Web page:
By Jackie Edwards
Reducing environmental impact means reconsidering most aspects of your life. Every choice you make can help, or hurt, the planet around you. Adjusting your daily lifestyle — especially your consumption of resources such as food, water and energy — is critical to reducing your overall impact.
If you are considering how your waste disposal unit, also known as a garbage disposal, impacts the planet, that probably means you are already taking steps to reduce your environmental impact. If you’re already working to reduce food waste, that’s a great first step. (For more information, visit floridafoodandfarm.com/farm/5-easy-ways-to-reduce-food-waste-and-save-money.)
While you may think that using a waste disposal unit reduces your impact, it may actually increase it. There are several important factors to consider when determining whether you should install a waste disposal unit.
Reducing landfill contributions isn’t the only concern
Waste disposal units seem like a great idea. After all, they cut down on how much you send to the landfill. Unfortunately, that is a poor benchmark for determining impact. Reducing what you send to the landfill is important, but there are other considerations regarding your environmental impact. Organic-food substances that you put through a disposal would most likely decompose quickly in a landfill environment.
More importantly, there is a lot of waste that goes into running a garbage disposal. You must run the water and use electricity to run the unit. Then there are the resources that go into building these devices. Metals, wiring and energy for manufacturing all affect your environmental footprint. Skipping the garbage disposal is probably a good idea if you are remodeling your kitchen.
Consider the impact on local water and sewer systems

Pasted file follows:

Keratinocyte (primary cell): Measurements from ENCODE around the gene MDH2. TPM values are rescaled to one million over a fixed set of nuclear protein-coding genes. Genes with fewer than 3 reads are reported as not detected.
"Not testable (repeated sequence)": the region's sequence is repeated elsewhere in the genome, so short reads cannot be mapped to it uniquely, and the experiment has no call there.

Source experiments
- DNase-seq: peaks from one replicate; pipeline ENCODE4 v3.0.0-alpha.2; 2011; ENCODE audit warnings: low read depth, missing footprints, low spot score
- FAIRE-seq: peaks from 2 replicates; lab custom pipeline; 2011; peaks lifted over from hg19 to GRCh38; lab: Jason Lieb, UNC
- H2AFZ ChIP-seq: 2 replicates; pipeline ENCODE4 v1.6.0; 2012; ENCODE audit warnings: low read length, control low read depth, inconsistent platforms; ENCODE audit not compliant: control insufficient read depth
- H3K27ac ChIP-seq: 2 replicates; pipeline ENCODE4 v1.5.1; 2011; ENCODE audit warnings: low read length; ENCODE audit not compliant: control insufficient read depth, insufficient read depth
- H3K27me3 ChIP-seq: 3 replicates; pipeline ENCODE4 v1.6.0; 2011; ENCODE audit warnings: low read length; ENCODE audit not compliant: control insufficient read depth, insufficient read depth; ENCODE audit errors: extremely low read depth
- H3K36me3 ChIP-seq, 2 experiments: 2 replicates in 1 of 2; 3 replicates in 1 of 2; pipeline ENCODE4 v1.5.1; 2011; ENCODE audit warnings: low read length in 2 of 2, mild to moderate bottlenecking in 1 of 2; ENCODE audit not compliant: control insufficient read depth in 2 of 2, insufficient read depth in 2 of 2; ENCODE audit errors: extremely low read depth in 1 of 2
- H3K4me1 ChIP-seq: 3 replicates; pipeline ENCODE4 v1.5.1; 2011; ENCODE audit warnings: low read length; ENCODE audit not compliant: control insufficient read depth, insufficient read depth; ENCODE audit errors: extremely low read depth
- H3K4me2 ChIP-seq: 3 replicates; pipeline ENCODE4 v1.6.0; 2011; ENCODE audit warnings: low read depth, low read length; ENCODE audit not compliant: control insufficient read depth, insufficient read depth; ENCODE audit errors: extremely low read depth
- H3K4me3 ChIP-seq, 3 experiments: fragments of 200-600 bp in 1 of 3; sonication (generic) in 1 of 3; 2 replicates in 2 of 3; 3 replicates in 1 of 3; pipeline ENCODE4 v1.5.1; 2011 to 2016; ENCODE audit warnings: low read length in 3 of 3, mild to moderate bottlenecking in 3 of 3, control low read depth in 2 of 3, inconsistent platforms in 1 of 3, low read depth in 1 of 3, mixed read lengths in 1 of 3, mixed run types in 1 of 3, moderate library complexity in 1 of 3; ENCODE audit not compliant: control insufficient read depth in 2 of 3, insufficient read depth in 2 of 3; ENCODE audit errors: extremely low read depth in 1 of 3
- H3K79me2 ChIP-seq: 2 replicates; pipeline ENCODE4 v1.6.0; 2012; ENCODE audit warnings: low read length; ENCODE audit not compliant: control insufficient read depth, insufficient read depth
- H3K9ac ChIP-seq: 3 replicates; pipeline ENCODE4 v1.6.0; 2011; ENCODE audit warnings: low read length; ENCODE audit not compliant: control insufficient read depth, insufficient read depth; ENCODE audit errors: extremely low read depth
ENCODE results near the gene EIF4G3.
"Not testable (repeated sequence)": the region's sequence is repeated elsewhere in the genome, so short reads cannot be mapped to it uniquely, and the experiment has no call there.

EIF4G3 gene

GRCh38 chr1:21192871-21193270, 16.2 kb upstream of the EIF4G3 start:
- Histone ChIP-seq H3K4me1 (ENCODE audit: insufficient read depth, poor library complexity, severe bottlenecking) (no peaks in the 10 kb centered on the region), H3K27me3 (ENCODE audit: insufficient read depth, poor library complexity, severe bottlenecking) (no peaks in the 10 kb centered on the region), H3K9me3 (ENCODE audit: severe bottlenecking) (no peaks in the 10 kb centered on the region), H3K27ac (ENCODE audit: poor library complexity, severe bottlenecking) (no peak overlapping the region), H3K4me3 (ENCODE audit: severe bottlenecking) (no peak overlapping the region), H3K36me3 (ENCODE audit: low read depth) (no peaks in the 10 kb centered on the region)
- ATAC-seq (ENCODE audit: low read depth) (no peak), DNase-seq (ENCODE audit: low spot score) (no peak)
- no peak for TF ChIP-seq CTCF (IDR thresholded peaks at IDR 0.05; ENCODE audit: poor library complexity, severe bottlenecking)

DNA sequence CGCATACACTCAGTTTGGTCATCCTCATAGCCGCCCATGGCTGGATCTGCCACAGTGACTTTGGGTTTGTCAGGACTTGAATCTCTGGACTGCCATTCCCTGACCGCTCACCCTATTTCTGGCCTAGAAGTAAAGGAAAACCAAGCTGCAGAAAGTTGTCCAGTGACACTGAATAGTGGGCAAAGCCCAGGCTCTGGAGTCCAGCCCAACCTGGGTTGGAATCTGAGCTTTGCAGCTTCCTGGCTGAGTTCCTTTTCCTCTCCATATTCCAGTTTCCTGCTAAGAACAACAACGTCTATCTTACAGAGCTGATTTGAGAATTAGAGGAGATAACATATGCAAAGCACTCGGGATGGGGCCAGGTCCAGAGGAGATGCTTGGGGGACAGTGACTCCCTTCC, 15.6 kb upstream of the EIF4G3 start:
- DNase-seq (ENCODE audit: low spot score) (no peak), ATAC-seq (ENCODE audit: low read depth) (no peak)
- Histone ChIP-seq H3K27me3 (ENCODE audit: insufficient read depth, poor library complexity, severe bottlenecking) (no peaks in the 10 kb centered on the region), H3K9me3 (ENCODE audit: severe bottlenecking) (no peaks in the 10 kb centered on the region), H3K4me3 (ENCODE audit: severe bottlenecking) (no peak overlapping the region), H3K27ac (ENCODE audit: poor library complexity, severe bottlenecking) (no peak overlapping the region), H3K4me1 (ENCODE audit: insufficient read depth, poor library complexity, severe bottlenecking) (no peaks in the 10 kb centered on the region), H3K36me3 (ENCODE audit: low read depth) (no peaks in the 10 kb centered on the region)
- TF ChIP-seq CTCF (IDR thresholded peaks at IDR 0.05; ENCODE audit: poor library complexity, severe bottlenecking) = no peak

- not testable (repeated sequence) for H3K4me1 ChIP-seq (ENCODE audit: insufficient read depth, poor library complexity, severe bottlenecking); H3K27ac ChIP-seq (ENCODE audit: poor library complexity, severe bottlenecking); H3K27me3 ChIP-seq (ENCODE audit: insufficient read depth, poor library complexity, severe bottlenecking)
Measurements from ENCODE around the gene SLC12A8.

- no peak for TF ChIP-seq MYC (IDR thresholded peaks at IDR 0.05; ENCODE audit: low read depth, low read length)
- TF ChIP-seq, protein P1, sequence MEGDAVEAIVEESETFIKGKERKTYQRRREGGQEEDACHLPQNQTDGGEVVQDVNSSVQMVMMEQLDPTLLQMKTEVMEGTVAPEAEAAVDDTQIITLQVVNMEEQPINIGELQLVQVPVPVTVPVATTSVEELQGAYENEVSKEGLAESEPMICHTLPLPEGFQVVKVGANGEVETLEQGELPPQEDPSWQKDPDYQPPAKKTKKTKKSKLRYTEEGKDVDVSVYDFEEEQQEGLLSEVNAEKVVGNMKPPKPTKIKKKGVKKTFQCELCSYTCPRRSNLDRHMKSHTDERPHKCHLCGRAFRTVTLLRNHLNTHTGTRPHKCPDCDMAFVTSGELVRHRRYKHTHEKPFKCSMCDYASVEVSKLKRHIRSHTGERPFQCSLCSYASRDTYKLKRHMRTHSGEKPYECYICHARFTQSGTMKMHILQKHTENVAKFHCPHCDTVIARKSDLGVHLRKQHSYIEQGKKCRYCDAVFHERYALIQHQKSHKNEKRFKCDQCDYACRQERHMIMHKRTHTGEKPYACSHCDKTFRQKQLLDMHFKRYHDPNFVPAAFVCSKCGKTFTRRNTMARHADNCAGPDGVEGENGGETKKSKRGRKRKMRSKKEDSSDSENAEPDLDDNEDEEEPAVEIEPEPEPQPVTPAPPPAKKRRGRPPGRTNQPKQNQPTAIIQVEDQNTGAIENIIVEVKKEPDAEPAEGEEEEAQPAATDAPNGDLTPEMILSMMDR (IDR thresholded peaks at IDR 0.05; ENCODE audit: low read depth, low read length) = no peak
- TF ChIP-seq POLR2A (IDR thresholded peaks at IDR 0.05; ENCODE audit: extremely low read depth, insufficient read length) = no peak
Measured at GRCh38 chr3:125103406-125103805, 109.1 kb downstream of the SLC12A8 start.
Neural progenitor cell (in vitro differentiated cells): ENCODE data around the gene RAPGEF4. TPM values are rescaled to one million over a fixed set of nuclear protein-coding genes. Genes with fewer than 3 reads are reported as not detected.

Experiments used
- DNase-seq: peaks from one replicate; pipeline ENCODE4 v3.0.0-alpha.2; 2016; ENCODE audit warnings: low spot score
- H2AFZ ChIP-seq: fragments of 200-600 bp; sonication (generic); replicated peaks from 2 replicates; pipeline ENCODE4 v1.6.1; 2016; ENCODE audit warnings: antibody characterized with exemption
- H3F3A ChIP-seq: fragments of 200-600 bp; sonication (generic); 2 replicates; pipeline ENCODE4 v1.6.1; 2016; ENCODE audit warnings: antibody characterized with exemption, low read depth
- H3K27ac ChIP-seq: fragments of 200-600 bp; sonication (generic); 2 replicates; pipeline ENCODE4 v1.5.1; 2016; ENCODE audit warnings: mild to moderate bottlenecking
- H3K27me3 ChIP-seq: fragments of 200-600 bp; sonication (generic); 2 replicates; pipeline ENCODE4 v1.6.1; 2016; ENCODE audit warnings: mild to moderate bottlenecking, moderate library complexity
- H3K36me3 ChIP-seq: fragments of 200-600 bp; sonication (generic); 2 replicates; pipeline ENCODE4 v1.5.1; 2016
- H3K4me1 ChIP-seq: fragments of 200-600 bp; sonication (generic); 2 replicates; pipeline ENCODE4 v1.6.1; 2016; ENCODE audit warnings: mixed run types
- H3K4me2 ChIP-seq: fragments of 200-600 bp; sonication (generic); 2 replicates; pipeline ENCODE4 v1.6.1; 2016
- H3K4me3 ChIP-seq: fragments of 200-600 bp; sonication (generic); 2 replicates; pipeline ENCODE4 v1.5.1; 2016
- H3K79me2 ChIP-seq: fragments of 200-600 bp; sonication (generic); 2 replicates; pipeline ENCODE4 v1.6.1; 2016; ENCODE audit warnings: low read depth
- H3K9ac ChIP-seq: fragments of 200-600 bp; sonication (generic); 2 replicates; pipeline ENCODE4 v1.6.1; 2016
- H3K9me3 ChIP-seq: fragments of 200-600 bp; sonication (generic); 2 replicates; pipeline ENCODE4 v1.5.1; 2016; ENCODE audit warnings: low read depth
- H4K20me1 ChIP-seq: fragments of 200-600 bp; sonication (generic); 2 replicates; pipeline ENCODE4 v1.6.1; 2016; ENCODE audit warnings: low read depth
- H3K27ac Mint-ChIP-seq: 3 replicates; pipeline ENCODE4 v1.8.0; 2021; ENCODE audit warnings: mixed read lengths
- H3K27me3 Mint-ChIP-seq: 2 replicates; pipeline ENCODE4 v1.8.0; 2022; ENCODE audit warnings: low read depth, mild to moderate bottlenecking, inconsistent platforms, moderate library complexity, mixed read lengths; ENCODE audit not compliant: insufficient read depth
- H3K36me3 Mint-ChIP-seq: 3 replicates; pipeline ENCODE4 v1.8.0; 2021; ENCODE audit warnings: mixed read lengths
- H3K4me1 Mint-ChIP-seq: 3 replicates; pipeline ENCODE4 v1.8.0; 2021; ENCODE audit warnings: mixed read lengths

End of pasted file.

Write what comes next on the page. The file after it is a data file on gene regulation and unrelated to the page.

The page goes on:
Beyond the energy and resource consumption, there is also the effect on local water and sewer systems (see familydoctor.org). While most municipal water systems are built to handle some organic waste, using a garbage disposal can tax the sewer system unnecessarily. This can lead to clogs in the sewer system that can affect your home and nearby areas (see dynamicdrainstx.com/the-environmental-impact-of-waste-disposal-units). More importantly, when the organic matter reaches the plant, it often ends up headed to the landfill anyway.
Composting is the ideal for most natural waste
The ideal solution for food waste is composting (see dynamicdrainstx.com/the-environmental-impact-of-waste-disposal-units). If you own your own home, you may have the option of building a compost bin or using a closed composting system in the city. Compost is a great way to take care of any natural-state food items — except for meats and dairy products.
Foods that have been cooked or that include fat and salt don’t belong in your compost. Not only will they smell bad and attract vermin, but they can also kill your soil as the salts accumulate in the compost. Prepared-food items and seasoned-food items should probably just go in the trash.
Reducing your dependence on a waste disposal unit is one good step toward decreased environmental impact. If you already have a unit in your home, using it occasionally isn’t entirely problematic. If yours isn’t working or you are deciding whether to install one, remember that they aren’t the most environmentally friendly option. Choosing to split your waste between compost and your local municipal trash system is your most environmentally friendly option.
Jackie Edwards began her career in health and safety, concentrating on environmental waste and pollution. Now a working mom, she focuses on research and on writing articles that help to make our homes cleaner, greener and safer to live in — while saving money.